Have you ever tried to make a game in 48 hours?
Not surprisingly, it isn’t particularly easy. Just ask any of the competitors who took part in the Escape Studios Game Jam 2016. We saw them first hand and they looked damn tired, buried beneath a mountain of Coke cans, crisp packets and whatever else they could get their hands on during their 48 hour stay at PlayHubs in Somerset House, London.
If you’re unsure what a game jam is, it’s pretty simple. People split into teams (although sometimes they can be individual affairs) and have to develop a working game – or at least a proof of concept – in a strict time limit.
This means building 3D assets, rigging and animating characters, real-time lighting, working with game engines and so much more in next to no time at all.
Five teams took part in the Escape Studios Game Jam 2016, and had 48 hours to make a game based around the overarching theme of ‘trapped’.
This saw teams return a really diverse selection of entries when the competition came to a close on 19 June, including an interesting point and click exploration of the mind, a frenetic two-player shooter, a London Underground-based puzzler that would make for an excellent mobile game and a cleverly calculated top-down puzzle game that leapt into the Unity interface at different junctures, allowing you to manipulate the environment at will.
The quality of the games that were produced was staggering, especially considering the time limit.
The winning effort, MindHole, played out in a similar way to popular puzzle-platformers like Beneath The Lighthouse and saw you playing as a fully-animated lightbulb on legs – a representation of an idea – finding its way through a revolving arena in order to pick up bits of inspiration and find the exit.
The winning team consisted of James Noonan, Jing Tan, Alex Strange and Denise Deak, who all walked away with a Samsung Gear headset and a Galaxy S6 to enjoy it with.
We were lucky enough to sit down with the winning team to chat about their experience with the jam and the tools they used.
What were your initial thoughts when the theme of the Jam was revealed?
Deak: I really liked it!
Tan: I was quite excited because, personally, to start with I’m a big fan of horror, which was the original plan. But then we had a brainstorm and we wanted to do something quite original – it’s not really a horror game but it’s got some quite creepy elements, [including the] music and the scenery.
Strange: One of the initial ideas was being trapped on the tube and trying to get off, and there’s people in the way, swinging around.
Tan: I think we had about four different ideas and then eventually we combined everyone’s different pieces together.
Which tools did you utilise to put the project together?
Strange: I used Affinity Designer, which is a vector program that I prefer to Illustrator.
Noonan: I used Unity and MonoDevelop pretty much exclusively.
Tan: I used Photoshop, Audacity and Autodesk Maya, too.
Deak: I used 3ds Max and put everything together in Unity.
Have you had much experience with game art and development before now?
Strange: No, none whatsoever.
Noonan: I’ve been studying an MSc in multimedia design and 3D technology so had done a fair amount of modelling in Maya and stuff. I’m actually training to become an environment artist so it was quite funny to end up sort of doing the coding, but it was a really good experience to see how the art was implemented from the other side.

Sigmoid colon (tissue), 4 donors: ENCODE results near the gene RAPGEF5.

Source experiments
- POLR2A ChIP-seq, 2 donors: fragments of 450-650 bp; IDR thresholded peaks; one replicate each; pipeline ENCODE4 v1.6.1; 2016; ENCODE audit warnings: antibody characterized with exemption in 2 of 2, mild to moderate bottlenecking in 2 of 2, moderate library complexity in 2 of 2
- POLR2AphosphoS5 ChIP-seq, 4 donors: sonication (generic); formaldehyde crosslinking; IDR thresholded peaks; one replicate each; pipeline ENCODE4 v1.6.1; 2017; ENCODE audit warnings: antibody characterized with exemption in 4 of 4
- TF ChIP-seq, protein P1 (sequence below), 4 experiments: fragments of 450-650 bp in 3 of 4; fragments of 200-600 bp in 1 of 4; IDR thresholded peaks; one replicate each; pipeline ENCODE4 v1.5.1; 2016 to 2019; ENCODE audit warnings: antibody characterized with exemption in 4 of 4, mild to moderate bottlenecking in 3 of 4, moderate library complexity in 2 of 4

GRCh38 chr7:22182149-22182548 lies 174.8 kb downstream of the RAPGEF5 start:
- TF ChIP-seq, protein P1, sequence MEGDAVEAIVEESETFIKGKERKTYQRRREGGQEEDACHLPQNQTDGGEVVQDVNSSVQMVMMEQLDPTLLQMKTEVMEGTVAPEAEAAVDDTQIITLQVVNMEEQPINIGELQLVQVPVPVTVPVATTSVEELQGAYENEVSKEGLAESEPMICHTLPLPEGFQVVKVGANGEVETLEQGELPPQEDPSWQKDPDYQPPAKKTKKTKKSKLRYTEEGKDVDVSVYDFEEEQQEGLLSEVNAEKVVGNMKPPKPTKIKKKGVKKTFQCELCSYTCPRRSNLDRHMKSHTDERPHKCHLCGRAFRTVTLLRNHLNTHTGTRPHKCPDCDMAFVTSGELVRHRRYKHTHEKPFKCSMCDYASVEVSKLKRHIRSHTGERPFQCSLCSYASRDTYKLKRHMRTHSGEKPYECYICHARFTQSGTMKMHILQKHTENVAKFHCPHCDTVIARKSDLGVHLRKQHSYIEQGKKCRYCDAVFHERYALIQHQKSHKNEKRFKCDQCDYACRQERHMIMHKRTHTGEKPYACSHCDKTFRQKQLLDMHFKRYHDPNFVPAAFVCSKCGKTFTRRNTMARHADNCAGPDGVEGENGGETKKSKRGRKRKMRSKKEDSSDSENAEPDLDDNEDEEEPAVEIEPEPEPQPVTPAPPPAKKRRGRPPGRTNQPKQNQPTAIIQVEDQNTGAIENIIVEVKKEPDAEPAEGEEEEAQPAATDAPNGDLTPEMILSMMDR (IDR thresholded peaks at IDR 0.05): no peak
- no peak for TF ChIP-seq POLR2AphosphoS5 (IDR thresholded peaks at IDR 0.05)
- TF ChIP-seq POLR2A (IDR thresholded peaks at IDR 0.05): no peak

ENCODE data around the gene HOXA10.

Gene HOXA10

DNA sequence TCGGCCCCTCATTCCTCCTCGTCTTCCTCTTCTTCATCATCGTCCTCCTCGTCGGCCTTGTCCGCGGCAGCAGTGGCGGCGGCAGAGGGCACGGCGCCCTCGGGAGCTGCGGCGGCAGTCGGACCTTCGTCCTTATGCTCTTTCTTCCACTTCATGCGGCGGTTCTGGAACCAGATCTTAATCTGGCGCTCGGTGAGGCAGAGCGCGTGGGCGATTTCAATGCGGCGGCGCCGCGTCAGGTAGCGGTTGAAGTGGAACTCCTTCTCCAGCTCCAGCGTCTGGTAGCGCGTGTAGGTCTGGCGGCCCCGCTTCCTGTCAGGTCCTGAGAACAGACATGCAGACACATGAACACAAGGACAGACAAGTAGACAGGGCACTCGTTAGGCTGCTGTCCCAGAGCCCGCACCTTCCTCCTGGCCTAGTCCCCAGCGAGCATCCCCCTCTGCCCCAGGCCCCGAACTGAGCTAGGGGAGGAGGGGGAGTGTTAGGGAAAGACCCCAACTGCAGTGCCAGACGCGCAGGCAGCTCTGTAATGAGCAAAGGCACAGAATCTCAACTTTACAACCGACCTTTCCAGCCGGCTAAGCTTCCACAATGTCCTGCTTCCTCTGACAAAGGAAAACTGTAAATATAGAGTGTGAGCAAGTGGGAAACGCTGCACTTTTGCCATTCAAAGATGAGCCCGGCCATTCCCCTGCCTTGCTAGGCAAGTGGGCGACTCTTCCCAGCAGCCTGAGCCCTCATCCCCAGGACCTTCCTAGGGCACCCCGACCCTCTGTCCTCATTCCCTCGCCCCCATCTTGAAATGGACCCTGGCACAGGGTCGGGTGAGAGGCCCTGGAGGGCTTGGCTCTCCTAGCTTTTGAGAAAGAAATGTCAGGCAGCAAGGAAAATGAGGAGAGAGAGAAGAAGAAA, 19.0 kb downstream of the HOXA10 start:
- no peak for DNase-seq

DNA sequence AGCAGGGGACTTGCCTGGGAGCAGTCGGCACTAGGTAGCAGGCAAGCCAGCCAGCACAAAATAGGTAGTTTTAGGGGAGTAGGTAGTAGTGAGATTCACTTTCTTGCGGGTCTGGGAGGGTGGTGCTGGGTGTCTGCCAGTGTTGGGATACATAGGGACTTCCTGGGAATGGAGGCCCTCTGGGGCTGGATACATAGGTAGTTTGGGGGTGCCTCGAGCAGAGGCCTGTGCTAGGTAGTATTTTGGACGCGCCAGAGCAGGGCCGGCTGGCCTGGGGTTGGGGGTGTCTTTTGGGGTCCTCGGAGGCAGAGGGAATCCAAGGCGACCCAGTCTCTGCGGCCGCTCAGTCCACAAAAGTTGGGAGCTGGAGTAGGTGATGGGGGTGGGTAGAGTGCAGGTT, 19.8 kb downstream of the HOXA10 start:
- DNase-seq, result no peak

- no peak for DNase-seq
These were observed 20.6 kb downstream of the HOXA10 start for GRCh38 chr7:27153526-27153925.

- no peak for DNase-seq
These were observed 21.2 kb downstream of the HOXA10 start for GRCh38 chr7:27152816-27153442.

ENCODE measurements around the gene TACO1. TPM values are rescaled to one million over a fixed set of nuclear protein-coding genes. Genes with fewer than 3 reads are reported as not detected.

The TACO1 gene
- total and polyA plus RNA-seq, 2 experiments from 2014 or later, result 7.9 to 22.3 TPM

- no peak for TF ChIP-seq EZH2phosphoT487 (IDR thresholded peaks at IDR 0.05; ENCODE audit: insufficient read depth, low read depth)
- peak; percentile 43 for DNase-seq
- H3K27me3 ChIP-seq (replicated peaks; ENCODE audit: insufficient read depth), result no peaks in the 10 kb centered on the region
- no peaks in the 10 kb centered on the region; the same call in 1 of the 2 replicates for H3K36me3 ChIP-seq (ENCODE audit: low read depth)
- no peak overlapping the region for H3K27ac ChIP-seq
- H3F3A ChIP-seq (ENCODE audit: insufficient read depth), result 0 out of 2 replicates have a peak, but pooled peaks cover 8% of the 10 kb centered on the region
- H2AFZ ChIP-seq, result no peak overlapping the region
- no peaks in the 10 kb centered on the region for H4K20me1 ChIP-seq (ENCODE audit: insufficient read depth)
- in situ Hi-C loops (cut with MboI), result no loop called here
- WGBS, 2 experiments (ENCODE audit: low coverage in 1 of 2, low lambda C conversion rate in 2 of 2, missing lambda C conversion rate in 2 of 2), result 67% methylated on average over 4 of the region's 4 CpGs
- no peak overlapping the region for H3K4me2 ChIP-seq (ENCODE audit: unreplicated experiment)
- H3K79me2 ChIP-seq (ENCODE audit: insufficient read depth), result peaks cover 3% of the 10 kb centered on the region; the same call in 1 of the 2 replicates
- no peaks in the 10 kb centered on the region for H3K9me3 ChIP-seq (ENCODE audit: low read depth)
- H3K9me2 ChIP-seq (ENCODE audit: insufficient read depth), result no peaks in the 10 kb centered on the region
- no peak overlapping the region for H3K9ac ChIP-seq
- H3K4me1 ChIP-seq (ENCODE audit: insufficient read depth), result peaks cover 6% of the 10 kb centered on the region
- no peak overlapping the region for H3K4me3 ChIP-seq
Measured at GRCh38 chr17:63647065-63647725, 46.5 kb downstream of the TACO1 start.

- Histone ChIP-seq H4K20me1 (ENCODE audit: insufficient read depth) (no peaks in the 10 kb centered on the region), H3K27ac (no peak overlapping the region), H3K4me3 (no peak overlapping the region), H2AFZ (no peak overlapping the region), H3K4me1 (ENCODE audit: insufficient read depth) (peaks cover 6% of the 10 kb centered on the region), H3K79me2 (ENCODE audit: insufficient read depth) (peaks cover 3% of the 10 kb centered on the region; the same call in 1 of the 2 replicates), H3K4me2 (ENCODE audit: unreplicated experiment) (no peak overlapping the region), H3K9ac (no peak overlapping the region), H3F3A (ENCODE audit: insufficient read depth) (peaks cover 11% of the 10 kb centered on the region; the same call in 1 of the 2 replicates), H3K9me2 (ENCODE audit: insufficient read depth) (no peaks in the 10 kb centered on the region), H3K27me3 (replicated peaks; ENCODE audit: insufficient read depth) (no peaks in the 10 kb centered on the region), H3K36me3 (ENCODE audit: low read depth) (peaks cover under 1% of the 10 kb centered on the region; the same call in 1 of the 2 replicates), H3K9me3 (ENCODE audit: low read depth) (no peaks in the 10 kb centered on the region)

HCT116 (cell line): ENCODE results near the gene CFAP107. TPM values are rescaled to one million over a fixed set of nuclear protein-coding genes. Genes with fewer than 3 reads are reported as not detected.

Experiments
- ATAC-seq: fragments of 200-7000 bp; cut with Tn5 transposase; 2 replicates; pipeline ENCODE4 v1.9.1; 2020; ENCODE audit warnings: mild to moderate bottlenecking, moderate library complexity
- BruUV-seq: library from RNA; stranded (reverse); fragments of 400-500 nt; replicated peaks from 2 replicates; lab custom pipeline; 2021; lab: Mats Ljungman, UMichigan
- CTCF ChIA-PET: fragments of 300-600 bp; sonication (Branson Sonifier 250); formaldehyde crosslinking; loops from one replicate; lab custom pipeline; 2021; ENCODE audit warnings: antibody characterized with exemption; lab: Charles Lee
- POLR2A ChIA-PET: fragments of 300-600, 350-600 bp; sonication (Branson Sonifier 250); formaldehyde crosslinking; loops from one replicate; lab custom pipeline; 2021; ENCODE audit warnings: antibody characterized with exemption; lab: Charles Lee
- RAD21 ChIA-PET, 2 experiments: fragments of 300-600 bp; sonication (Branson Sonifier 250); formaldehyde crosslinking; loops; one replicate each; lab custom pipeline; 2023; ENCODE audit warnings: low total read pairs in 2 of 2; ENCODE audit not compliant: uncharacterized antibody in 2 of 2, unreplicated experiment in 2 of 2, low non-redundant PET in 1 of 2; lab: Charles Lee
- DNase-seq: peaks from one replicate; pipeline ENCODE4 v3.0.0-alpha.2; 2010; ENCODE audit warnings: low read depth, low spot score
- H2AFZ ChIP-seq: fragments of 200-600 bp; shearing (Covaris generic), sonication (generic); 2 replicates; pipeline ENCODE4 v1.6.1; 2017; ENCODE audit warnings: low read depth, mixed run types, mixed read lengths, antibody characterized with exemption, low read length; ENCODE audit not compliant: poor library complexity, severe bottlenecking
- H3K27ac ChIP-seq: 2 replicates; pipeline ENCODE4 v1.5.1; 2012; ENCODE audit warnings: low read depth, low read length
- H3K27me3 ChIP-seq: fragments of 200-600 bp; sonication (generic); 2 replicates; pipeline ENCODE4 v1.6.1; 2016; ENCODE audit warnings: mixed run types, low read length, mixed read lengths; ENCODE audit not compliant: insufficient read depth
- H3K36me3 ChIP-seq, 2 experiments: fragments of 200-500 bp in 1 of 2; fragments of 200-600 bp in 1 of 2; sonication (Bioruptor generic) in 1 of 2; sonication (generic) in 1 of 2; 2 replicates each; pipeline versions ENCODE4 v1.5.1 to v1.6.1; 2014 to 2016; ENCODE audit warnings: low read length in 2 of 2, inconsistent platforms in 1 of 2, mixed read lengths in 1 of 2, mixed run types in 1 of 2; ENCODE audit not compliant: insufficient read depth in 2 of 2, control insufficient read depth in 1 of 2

Tan: I made my first game when I was 18 – like a really crappy, shooty horror game in RPG Maker [laughs]. When I started university I started learning how to make games properly in Unity and learned a bit of Unreal. I just really, really like games!
Deak: I just finished my first year of university, doing 3D animation and design so I had a bit of experience with modelling, animating and rigging characters but I’ve never made a game before and I have no experience in programming whatsoever! It was really interesting to see how that was done and [how] everything [was] brought to life.
Were there any existing games that perhaps influenced where you were going?
Strange: There’s a game called Badland, which is like an iPad game and the scenery and the silhouetted landscapes and platforming was an influence.
Noonan: I think there were major influences from Fez and Braid, and for me the spikes were really reminiscent of Sonic The Hedgehog, which was a massive game for me growing up so that was pretty cool.
Tan: We were quite heavily influenced by Limbo and the Ustwo game Monument Valley.
You hear about ‘crunch time’ a lot in the games industry. Do you think something like this is valuable experience?
Tan: Yeah totally. I actually think it would help you even if you weren’t interested in going into the games industry because [it’s all about] creative problem solving in a very short amount of time where people always want to get things done as quickly as possible.
Strange: I think it’s a good thing because it forces you to learn stuff that you probably didn’t know; maybe coding… You may have to take on a role that you might not have expected.
Noonan: That first experience of the crunch has been really valuable in terms of just understanding how exponential the spike of stress is. I think we thought we were gonna be finished a bit earlier than we were, so to see that – to really be working to the wire – is really good to preempt it in future jams or in a professional capacity.
There are tentative plans in place to run a similar event in the coming months, so keep an eye out if you fancy flexing your game design and development muscles.